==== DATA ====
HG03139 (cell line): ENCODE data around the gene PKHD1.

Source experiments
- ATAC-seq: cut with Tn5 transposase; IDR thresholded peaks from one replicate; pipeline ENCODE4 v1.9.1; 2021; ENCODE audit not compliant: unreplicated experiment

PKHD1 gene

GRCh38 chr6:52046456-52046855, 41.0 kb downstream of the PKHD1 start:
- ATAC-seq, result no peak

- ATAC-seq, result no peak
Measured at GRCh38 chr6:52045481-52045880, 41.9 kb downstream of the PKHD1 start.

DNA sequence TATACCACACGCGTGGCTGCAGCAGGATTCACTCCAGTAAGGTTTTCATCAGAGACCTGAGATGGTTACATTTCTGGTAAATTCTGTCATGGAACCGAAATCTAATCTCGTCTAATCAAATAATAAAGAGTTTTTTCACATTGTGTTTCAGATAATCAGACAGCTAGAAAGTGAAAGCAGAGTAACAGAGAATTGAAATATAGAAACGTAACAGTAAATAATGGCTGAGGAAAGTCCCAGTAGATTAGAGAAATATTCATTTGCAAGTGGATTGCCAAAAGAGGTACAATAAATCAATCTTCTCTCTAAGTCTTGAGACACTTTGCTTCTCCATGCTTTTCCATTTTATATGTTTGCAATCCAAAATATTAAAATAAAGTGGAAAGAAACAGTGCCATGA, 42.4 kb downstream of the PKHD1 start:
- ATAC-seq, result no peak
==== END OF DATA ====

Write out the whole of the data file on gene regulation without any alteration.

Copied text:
HG03139 (cell line): ENCODE data around the gene PKHD1.

Source experiments
- ATAC-seq: cut with Tn5 transposase; IDR thresholded peaks from one replicate; pipeline ENCODE4 v1.9.1; 2021; ENCODE audit not compliant: unreplicated experiment

PKHD1 gene

GRCh38 chr6:52046456-52046855, 41.0 kb downstream of the PKHD1 start:
- ATAC-seq, result no peak

- ATAC-seq, result no peak
Measured at GRCh38 chr6:52045481-52045880, 41.9 kb downstream of the PKHD1 start.

DNA sequence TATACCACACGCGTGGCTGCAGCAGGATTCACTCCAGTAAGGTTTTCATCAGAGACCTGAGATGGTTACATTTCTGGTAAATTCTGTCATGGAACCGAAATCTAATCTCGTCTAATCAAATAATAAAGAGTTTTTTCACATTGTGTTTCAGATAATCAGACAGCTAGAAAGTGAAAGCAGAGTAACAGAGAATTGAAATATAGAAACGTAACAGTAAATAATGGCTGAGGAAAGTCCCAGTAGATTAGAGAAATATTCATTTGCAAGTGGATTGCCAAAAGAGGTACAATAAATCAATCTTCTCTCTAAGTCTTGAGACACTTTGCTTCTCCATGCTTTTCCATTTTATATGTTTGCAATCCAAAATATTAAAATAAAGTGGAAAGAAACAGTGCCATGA, 42.4 kb downstream of the PKHD1 start:
- ATAC-seq, result no peak